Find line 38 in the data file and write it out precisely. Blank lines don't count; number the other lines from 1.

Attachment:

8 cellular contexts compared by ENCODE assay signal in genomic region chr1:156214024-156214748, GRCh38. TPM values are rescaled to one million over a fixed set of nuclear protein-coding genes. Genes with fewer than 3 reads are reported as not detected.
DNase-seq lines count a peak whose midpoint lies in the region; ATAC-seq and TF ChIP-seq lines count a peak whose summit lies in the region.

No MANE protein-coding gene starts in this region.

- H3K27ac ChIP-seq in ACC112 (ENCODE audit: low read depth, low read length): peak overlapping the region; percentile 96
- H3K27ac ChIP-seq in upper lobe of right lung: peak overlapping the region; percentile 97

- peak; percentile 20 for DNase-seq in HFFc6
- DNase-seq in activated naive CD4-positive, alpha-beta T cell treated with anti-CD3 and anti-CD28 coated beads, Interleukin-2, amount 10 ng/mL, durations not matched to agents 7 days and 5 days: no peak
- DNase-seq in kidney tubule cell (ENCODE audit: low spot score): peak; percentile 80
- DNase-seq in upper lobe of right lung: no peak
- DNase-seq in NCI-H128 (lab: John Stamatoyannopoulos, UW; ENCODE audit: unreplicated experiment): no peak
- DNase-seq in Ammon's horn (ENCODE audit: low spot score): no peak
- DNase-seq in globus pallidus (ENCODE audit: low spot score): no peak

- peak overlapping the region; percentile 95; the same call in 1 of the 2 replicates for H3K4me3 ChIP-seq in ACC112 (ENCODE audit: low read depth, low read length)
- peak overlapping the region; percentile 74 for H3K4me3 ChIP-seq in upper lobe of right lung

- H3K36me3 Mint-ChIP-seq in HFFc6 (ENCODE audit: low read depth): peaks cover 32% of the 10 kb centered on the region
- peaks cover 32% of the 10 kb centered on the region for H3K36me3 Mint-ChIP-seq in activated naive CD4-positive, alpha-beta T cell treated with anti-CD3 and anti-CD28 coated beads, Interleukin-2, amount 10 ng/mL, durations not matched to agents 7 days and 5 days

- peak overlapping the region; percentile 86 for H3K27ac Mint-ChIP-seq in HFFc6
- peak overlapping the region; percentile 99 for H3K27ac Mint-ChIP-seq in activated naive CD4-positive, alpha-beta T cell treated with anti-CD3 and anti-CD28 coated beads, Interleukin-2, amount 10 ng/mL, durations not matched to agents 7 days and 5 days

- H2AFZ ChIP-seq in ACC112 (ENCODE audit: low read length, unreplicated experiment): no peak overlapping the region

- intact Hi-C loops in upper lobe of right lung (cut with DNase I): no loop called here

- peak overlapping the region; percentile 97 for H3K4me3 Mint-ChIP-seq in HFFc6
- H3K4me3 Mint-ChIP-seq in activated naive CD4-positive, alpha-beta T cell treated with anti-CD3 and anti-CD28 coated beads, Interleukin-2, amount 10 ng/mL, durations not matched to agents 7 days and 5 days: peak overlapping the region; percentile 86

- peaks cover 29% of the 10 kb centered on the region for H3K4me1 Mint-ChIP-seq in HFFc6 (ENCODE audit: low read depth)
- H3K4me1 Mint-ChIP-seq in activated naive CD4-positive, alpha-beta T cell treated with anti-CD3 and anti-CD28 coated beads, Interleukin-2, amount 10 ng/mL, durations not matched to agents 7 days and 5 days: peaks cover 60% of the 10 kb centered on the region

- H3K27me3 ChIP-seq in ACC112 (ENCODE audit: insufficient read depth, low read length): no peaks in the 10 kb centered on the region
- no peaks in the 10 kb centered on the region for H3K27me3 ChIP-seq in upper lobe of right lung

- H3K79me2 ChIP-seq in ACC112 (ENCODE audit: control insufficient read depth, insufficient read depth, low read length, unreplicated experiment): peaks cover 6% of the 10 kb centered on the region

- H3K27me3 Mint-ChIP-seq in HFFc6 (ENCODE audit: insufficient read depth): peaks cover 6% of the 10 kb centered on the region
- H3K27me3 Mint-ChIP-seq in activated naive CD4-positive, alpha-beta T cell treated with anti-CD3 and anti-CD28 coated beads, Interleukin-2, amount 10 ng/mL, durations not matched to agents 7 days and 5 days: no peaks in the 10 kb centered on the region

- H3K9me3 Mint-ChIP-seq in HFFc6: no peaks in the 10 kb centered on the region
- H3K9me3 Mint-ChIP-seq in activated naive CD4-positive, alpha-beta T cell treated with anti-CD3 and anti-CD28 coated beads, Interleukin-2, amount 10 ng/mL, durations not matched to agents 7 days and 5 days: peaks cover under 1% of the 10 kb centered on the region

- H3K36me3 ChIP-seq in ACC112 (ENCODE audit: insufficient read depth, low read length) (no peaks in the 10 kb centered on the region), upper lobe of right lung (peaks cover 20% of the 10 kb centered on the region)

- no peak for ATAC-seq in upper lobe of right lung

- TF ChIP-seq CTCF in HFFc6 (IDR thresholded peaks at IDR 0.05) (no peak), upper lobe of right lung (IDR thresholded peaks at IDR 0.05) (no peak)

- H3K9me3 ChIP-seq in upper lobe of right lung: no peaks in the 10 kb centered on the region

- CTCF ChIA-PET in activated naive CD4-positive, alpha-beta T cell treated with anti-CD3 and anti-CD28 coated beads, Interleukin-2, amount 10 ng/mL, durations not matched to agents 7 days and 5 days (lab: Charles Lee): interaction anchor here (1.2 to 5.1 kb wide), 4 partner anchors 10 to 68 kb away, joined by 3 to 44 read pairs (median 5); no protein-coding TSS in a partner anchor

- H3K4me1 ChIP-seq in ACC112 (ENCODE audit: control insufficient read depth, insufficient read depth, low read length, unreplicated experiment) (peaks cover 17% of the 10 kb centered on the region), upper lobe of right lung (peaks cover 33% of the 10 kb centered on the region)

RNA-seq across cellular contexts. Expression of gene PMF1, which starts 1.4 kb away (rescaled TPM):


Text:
RNA-seq across cellular contexts. Expression of gene PMF1, which starts 1.4 kb away (rescaled TPM):